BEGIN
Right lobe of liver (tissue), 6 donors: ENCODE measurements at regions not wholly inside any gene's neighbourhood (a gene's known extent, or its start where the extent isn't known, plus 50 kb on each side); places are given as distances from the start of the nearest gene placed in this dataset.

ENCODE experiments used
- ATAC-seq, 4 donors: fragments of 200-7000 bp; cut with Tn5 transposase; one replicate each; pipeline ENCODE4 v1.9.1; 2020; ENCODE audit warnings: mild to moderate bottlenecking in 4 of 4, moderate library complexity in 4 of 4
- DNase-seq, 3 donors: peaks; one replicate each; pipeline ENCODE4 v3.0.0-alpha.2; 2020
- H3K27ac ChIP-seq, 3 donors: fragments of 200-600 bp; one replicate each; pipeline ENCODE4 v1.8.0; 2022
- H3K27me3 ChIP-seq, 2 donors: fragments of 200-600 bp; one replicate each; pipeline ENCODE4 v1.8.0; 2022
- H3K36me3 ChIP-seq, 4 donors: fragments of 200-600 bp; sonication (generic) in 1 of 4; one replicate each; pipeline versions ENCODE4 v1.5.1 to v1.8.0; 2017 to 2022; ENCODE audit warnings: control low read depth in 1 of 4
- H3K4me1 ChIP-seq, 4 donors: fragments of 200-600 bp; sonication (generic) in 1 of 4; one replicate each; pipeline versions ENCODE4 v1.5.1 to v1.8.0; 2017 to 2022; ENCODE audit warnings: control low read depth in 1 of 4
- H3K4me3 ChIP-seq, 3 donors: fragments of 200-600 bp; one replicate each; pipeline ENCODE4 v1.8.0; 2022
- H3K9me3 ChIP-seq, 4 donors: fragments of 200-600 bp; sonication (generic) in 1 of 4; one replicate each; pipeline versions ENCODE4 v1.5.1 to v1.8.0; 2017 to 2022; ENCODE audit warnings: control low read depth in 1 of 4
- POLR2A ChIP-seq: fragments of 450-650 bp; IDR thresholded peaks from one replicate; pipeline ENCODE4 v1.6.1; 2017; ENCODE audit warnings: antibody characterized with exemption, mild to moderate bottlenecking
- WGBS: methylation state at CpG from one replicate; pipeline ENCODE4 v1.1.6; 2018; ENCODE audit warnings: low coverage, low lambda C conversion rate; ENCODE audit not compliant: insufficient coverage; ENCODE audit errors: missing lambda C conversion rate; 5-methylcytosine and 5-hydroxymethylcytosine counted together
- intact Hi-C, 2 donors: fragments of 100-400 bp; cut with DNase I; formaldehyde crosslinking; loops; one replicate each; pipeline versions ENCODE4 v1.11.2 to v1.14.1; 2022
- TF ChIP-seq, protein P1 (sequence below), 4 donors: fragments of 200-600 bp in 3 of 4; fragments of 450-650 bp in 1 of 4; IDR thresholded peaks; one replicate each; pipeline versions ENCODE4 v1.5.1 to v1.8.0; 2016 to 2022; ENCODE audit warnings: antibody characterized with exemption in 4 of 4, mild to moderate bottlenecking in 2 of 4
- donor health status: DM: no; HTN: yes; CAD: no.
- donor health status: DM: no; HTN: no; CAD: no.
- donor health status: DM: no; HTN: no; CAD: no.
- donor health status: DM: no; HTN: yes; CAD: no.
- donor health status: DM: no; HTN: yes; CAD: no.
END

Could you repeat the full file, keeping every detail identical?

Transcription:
Right lobe of liver (tissue), 6 donors: ENCODE measurements at regions not wholly inside any gene's neighbourhood (a gene's known extent, or its start where the extent isn't known, plus 50 kb on each side); places are given as distances from the start of the nearest gene placed in this dataset.

ENCODE experiments used
- ATAC-seq, 4 donors: fragments of 200-7000 bp; cut with Tn5 transposase; one replicate each; pipeline ENCODE4 v1.9.1; 2020; ENCODE audit warnings: mild to moderate bottlenecking in 4 of 4, moderate library complexity in 4 of 4
- DNase-seq, 3 donors: peaks; one replicate each; pipeline ENCODE4 v3.0.0-alpha.2; 2020
- H3K27ac ChIP-seq, 3 donors: fragments of 200-600 bp; one replicate each; pipeline ENCODE4 v1.8.0; 2022
- H3K27me3 ChIP-seq, 2 donors: fragments of 200-600 bp; one replicate each; pipeline ENCODE4 v1.8.0; 2022
- H3K36me3 ChIP-seq, 4 donors: fragments of 200-600 bp; sonication (generic) in 1 of 4; one replicate each; pipeline versions ENCODE4 v1.5.1 to v1.8.0; 2017 to 2022; ENCODE audit warnings: control low read depth in 1 of 4
- H3K4me1 ChIP-seq, 4 donors: fragments of 200-600 bp; sonication (generic) in 1 of 4; one replicate each; pipeline versions ENCODE4 v1.5.1 to v1.8.0; 2017 to 2022; ENCODE audit warnings: control low read depth in 1 of 4
- H3K4me3 ChIP-seq, 3 donors: fragments of 200-600 bp; one replicate each; pipeline ENCODE4 v1.8.0; 2022
- H3K9me3 ChIP-seq, 4 donors: fragments of 200-600 bp; sonication (generic) in 1 of 4; one replicate each; pipeline versions ENCODE4 v1.5.1 to v1.8.0; 2017 to 2022; ENCODE audit warnings: control low read depth in 1 of 4
- POLR2A ChIP-seq: fragments of 450-650 bp; IDR thresholded peaks from one replicate; pipeline ENCODE4 v1.6.1; 2017; ENCODE audit warnings: antibody characterized with exemption, mild to moderate bottlenecking
- WGBS: methylation state at CpG from one replicate; pipeline ENCODE4 v1.1.6; 2018; ENCODE audit warnings: low coverage, low lambda C conversion rate; ENCODE audit not compliant: insufficient coverage; ENCODE audit errors: missing lambda C conversion rate; 5-methylcytosine and 5-hydroxymethylcytosine counted together
- intact Hi-C, 2 donors: fragments of 100-400 bp; cut with DNase I; formaldehyde crosslinking; loops; one replicate each; pipeline versions ENCODE4 v1.11.2 to v1.14.1; 2022
- TF ChIP-seq, protein P1 (sequence below), 4 donors: fragments of 200-600 bp in 3 of 4; fragments of 450-650 bp in 1 of 4; IDR thresholded peaks; one replicate each; pipeline versions ENCODE4 v1.5.1 to v1.8.0; 2016 to 2022; ENCODE audit warnings: antibody characterized with exemption in 4 of 4, mild to moderate bottlenecking in 2 of 4
- donor health status: DM: no; HTN: yes; CAD: no.
- donor health status: DM: no; HTN: no; CAD: no.
- donor health status: DM: no; HTN: no; CAD: no.
- donor health status: DM: no; HTN: yes; CAD: no.
- donor health status: DM: no; HTN: yes; CAD: no.